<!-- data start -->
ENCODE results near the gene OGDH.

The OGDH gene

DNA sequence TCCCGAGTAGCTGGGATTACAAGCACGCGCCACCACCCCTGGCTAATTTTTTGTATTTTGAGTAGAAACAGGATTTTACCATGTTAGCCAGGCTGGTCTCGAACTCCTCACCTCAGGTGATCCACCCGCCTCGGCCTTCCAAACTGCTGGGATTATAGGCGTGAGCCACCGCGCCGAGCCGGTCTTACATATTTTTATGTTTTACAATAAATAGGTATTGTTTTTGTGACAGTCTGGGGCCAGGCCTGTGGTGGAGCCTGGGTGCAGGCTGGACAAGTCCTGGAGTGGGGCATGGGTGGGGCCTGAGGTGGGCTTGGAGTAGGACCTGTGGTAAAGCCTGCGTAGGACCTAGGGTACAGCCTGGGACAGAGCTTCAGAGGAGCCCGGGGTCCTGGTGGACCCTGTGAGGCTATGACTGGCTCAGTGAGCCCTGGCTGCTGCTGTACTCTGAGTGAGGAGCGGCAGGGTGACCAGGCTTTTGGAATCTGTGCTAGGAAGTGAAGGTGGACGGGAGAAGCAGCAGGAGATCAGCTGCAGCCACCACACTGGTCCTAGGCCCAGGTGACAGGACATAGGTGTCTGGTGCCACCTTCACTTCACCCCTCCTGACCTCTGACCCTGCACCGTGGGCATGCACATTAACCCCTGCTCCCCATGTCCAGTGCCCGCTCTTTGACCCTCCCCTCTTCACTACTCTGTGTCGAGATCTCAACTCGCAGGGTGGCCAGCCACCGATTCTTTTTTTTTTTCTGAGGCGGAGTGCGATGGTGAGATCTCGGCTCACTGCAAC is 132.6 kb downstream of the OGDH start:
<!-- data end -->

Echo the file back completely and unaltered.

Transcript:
ENCODE results near the gene OGDH.

The OGDH gene

DNA sequence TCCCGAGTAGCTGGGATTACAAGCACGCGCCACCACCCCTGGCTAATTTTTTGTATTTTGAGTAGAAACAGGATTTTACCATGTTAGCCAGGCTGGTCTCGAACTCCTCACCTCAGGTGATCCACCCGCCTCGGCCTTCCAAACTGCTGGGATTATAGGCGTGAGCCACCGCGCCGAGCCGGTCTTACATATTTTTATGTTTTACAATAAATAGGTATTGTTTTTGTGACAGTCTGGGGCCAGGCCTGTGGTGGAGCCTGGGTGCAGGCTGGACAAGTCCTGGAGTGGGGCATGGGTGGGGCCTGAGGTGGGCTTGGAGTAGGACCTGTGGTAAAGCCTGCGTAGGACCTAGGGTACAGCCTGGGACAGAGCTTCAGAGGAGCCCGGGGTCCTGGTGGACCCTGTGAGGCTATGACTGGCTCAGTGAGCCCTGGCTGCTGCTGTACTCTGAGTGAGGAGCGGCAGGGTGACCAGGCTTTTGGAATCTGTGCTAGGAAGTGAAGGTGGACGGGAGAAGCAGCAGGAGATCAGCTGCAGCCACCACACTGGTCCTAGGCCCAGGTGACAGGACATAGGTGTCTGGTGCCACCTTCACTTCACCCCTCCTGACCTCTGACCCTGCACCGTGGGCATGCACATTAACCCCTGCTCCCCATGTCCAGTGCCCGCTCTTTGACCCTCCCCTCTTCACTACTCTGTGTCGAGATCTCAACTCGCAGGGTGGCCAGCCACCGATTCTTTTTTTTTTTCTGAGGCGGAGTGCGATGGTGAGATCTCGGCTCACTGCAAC is 132.6 kb downstream of the OGDH start: